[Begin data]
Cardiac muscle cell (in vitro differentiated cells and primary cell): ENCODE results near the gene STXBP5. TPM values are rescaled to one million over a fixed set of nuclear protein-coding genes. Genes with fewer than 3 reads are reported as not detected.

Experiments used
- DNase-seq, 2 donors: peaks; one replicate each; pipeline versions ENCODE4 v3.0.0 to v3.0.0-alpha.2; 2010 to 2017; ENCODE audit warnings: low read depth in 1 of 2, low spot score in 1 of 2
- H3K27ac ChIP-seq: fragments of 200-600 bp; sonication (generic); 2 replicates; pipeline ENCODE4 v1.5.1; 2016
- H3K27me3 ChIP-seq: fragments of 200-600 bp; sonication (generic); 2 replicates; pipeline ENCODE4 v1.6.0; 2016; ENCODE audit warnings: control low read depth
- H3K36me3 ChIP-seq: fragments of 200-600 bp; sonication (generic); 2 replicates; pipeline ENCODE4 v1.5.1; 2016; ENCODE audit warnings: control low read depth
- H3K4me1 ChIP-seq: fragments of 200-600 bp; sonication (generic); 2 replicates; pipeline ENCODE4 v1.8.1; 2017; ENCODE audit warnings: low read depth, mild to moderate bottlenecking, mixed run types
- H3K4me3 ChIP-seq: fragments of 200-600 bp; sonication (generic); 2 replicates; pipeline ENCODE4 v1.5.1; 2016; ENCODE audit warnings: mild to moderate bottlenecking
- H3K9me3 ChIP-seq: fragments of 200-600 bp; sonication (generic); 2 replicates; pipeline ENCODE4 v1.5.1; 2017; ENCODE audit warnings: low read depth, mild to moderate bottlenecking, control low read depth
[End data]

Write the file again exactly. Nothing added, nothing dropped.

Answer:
Cardiac muscle cell (in vitro differentiated cells and primary cell): ENCODE results near the gene STXBP5. TPM values are rescaled to one million over a fixed set of nuclear protein-coding genes. Genes with fewer than 3 reads are reported as not detected.

Experiments used
- DNase-seq, 2 donors: peaks; one replicate each; pipeline versions ENCODE4 v3.0.0 to v3.0.0-alpha.2; 2010 to 2017; ENCODE audit warnings: low read depth in 1 of 2, low spot score in 1 of 2
- H3K27ac ChIP-seq: fragments of 200-600 bp; sonication (generic); 2 replicates; pipeline ENCODE4 v1.5.1; 2016
- H3K27me3 ChIP-seq: fragments of 200-600 bp; sonication (generic); 2 replicates; pipeline ENCODE4 v1.6.0; 2016; ENCODE audit warnings: control low read depth
- H3K36me3 ChIP-seq: fragments of 200-600 bp; sonication (generic); 2 replicates; pipeline ENCODE4 v1.5.1; 2016; ENCODE audit warnings: control low read depth
- H3K4me1 ChIP-seq: fragments of 200-600 bp; sonication (generic); 2 replicates; pipeline ENCODE4 v1.8.1; 2017; ENCODE audit warnings: low read depth, mild to moderate bottlenecking, mixed run types
- H3K4me3 ChIP-seq: fragments of 200-600 bp; sonication (generic); 2 replicates; pipeline ENCODE4 v1.5.1; 2016; ENCODE audit warnings: mild to moderate bottlenecking
- H3K9me3 ChIP-seq: fragments of 200-600 bp; sonication (generic); 2 replicates; pipeline ENCODE4 v1.5.1; 2017; ENCODE audit warnings: low read depth, mild to moderate bottlenecking, control low read depth